A growing community in Kent
On the coastline of Kent a community of gardeners are growing their own in hoards. From inspiration from Australia to clever integrated planting, the Whitstable garden group share how their vegetable patches have become an essential element to their gardening lives.
When writer Francine Raymond moved to 19 Joy Lane ten years ago, she decided to concentrate on growing fruit in her 150ft x 50ft garden. “Historically fruit grows well in this area: from Henry VIII’s reign onwards, this part of Kent has always been the Garden of England.”
She has planted a small orchard growing local apple and pear varieties in a meadow, with fan trained cherries, apricots, crab apples, quince, damsons, greengages and even persimmon. Berries are grown in beds, with jostaberries, Japanese quince and autumn raspberries against the wall, blueberries in pots, and standard gooseberries and wild strawberries in the flowerbeds.
“Fruit is amazingly easy to grow, delicious straight from the tree, beautiful in flower in spring and bountiful in autumn: it’s easy to be generous and share healthy produce with my family, flock of bantams and local wildlife. I try to pick just a few berries, cherries, or orchard fruit for my breakfast every day from early summer onwards. There’s no better way to start the day.”
Down the lane, the Garden Owner of 96 Joy Lane Dr Vernon Brown, learnt about growing vegetables from his father. “He passed down his enthusiasm, I’m a keen gardener, and I particularly love leafy veg, like Swiss chard, Black Magic chard and all the different kales. They grow prolifically without too much fuss, and we even sow them in the flowerbeds because they’re so colourful.”
Plants are grown from seed in the greenhouse then planted out in the vegetable garden. “Eating one’s homegrown produce is hugely satisfying for great flavour and health benefits – both especially important, and it’s particularly rewarding being able to pass on surplus to our family. Also, it saves us a little money, and that pleases my Scottish genes!”
Just a short walk away is 6 Alexandra Road, where Andy Mawson has been growing food and keeping chickens in his garden for 10 years. He has dedicated 24 square meters to veg in raised beds, with extra space for edibles in pots and containers.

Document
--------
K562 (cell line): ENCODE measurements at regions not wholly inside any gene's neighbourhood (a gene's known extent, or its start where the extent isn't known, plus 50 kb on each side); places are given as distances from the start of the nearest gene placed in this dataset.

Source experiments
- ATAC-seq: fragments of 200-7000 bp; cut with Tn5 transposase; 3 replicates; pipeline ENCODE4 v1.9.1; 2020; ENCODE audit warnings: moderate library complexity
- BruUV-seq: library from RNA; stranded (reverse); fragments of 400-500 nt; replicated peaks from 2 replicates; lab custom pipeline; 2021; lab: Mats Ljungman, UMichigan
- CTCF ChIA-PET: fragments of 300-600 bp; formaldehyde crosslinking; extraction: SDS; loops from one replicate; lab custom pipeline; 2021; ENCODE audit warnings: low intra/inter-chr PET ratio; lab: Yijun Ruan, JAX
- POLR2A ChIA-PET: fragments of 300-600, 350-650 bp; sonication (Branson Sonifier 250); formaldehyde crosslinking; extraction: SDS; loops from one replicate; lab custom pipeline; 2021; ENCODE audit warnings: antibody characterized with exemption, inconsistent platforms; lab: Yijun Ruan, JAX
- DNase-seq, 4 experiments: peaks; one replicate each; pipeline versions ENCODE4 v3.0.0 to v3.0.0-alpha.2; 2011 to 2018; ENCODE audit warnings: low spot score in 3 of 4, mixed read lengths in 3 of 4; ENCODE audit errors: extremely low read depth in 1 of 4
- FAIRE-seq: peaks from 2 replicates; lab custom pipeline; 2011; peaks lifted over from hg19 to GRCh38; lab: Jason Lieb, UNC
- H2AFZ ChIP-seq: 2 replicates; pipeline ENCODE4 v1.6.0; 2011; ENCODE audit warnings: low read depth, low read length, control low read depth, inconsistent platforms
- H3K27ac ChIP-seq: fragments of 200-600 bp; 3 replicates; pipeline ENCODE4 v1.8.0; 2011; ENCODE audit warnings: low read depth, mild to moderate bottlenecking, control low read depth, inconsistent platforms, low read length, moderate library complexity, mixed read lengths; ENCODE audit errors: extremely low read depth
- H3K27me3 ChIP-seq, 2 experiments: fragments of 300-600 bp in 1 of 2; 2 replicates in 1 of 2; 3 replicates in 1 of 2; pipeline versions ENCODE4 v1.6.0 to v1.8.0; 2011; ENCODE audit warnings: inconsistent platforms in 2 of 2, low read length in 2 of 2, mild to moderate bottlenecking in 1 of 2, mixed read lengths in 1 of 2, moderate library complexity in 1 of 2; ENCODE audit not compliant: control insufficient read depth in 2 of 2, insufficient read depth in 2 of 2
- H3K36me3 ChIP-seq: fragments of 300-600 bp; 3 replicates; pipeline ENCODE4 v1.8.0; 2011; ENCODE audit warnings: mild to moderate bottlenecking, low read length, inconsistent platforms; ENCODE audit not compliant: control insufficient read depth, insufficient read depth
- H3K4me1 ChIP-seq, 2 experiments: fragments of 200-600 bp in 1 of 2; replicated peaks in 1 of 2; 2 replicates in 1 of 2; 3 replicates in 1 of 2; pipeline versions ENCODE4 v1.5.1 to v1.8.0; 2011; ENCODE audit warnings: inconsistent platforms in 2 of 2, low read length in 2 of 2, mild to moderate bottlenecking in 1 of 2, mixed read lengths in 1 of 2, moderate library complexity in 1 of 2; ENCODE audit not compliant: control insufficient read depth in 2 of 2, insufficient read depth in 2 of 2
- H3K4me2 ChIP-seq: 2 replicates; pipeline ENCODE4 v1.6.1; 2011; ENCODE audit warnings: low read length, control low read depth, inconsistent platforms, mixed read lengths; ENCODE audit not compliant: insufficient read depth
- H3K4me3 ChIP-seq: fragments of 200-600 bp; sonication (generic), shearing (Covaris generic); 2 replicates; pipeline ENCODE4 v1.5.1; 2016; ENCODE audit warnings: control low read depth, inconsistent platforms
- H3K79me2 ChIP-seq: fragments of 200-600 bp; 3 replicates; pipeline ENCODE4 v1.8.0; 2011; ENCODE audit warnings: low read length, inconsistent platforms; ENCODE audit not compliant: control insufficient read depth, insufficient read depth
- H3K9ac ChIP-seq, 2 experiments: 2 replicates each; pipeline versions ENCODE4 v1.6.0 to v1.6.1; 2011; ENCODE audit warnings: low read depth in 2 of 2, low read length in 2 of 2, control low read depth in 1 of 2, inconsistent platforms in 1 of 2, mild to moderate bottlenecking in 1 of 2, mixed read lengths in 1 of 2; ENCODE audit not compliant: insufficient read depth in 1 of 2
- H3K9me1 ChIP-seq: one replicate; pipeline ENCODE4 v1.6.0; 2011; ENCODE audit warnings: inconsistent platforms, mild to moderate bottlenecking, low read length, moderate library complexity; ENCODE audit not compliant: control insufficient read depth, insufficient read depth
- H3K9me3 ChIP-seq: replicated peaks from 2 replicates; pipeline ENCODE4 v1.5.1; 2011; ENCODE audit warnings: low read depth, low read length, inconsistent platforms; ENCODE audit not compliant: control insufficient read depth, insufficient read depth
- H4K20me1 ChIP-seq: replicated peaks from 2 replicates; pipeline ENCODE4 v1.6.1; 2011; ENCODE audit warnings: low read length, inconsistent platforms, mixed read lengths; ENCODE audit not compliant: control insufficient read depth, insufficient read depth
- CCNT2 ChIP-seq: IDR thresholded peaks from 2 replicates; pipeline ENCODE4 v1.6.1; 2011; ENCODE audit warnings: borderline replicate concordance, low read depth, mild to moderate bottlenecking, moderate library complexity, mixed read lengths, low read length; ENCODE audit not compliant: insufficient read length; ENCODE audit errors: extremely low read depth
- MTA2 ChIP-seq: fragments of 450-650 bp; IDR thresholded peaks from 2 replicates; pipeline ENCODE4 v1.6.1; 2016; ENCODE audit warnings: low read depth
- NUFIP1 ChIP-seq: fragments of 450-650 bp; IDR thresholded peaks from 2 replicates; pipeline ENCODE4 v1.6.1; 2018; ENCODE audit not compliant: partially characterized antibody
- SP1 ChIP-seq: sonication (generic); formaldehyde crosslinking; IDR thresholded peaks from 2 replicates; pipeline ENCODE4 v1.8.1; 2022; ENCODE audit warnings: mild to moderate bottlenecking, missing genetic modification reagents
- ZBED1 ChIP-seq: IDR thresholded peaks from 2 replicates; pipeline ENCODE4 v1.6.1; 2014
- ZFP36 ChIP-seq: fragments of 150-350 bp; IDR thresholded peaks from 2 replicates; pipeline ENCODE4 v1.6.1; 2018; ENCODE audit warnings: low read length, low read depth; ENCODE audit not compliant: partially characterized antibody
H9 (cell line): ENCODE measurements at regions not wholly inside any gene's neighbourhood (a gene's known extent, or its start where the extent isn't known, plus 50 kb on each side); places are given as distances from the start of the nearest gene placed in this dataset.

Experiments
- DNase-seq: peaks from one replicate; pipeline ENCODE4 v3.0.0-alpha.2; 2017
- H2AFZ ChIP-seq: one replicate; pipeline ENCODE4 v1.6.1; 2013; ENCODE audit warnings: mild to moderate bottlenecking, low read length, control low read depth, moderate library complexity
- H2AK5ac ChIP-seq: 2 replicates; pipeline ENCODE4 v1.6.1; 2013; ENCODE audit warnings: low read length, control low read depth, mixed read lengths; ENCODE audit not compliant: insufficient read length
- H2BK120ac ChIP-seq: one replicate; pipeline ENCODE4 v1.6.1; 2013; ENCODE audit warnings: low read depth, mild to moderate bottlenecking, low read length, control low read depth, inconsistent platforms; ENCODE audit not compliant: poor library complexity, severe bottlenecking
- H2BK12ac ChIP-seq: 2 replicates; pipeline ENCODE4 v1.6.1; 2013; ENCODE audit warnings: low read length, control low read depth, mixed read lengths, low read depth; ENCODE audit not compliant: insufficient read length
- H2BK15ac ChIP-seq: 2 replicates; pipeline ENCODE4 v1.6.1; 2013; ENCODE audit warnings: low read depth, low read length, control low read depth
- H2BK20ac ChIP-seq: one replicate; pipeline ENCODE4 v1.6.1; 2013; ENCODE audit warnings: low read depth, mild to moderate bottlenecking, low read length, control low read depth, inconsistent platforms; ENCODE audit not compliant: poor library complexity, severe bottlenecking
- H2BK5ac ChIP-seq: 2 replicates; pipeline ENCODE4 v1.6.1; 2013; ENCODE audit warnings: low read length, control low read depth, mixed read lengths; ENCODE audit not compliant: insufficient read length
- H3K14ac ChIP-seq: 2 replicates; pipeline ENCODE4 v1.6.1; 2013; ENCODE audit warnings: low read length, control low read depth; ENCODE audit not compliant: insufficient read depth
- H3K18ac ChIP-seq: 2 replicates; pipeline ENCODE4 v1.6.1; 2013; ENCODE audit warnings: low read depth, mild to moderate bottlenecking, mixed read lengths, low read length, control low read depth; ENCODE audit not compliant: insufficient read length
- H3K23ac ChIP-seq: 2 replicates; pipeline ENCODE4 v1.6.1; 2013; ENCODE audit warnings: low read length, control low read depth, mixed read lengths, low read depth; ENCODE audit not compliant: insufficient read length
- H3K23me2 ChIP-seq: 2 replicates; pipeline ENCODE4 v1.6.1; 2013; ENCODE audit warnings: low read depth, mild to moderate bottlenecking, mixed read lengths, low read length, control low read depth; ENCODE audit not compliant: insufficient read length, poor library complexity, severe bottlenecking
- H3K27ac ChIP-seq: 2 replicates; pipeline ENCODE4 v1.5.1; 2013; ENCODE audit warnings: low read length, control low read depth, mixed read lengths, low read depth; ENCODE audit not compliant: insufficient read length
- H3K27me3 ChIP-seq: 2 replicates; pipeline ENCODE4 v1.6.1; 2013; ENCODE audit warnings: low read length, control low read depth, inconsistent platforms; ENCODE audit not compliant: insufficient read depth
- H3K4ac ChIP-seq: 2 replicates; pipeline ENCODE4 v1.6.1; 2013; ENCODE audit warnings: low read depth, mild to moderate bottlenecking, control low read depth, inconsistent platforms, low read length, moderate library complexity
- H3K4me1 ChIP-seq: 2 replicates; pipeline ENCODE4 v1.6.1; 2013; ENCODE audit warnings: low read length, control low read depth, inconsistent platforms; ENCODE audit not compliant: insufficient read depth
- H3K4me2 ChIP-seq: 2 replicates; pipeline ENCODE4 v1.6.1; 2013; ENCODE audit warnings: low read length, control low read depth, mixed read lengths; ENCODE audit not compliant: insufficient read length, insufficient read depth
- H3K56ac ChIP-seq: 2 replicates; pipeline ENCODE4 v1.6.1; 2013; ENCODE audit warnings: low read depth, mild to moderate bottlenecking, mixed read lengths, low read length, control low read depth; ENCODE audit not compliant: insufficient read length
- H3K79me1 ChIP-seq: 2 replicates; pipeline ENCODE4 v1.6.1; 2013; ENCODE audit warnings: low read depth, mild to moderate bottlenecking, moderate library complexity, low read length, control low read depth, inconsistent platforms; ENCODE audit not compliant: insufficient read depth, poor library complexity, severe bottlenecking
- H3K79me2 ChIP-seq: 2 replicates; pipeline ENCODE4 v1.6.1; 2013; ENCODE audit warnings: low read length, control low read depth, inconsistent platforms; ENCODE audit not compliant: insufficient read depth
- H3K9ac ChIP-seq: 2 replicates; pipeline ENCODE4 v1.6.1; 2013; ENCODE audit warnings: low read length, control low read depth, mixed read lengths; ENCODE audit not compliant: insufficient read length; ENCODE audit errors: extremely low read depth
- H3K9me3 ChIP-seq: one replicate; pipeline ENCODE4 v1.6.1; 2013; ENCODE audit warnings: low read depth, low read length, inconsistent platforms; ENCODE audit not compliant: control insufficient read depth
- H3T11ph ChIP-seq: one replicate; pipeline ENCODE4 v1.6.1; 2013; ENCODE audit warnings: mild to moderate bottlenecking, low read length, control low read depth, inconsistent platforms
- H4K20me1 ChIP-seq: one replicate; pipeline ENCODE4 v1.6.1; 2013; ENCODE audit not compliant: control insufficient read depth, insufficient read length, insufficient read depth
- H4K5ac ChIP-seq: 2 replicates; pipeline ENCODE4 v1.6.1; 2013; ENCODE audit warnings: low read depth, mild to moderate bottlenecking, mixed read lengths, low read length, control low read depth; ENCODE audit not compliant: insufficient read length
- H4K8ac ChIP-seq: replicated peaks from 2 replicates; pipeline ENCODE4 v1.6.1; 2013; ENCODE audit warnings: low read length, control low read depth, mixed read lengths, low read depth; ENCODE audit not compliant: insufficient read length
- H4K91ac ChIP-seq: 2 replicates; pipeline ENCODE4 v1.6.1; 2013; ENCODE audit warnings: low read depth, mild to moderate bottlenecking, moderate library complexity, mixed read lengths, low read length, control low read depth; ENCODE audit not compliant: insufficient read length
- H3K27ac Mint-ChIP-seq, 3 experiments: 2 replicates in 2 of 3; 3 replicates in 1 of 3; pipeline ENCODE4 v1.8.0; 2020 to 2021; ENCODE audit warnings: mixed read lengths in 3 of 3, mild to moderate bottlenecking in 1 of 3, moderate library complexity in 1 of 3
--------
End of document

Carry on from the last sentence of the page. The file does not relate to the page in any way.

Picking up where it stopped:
“I especially enjoy growing courgettes, squashes and cucurbits. There are so many varieties, a fabulous range of colours, shapes and sizes, as well as interesting flowers and leaf structures, which are also edible. I start the seeds in my greenhouse and move them outside once the danger of frosts has passed.”
“You can’t beat a salad of ribbons of yellow and green courgettes dressed with lemon and basil – great with grilled fish. The squash usually end up in a curry. I save some of the seed, the rest goes to my hens, nothing is wasted,” he says. Andy enjoys the peace of his daily routine in the garden and seeing his food served at the kitchen table.
The front garden of 21 Alexandra Road is packed with vegetable beds – overgrown with bee-friendly self-seeders. Behind the house, the Garden Owner, Sarah Morgan has made space in her flower beds for veg and herbs. Lovage, artichokes and bronze fennel look stunning in among the flowers and plant alpine strawberries and salad leaves are great for ground cover.
“I feel better knowing where my food is coming from and how fresh it is. Growing it keeps us fit too, gardening is good exercise, especially on this heavy clay.”
Across town in 129 Cromwell Road, Veronica Wheatley and Tudor Spencer believe growing salad leaves is the easiest way to get plenty of healthy greens: “We love the different varieties and mixes, and we ‘cut and come again’ through the year, from sorrel through to purslane. Growing from seed is such good value.
“Put simply, it makes me feel happy to know that such little effort can bring such rich rewards in terms of taste, freshness and wellbeing.”
Jules Ellis and Belinda Murray both volunteer at Stream Walk Community Garden. Jules has been growing food for 30 years, and came across growing edible flowers on a permaculture course while travelling in Australia.
“They’re very easy to grow as most, especially marigolds, borage and nasturtiums are prolific self-seeders. Tasting edible flowers is always a great hit with visiting children, and there’s nothing better than a fresh salad scattered with flower petals.”
Both get huge satisfaction and joy from encouraging others to grow their own and being able to share their gardening passions with those new to growing produce. Stream Walk gives everyone in Whitstable the chance to garden, keep fit and share the health giving results of their labours.
Discover more inspiring stories and case studies in our Little Yellow Book of Gardens and Health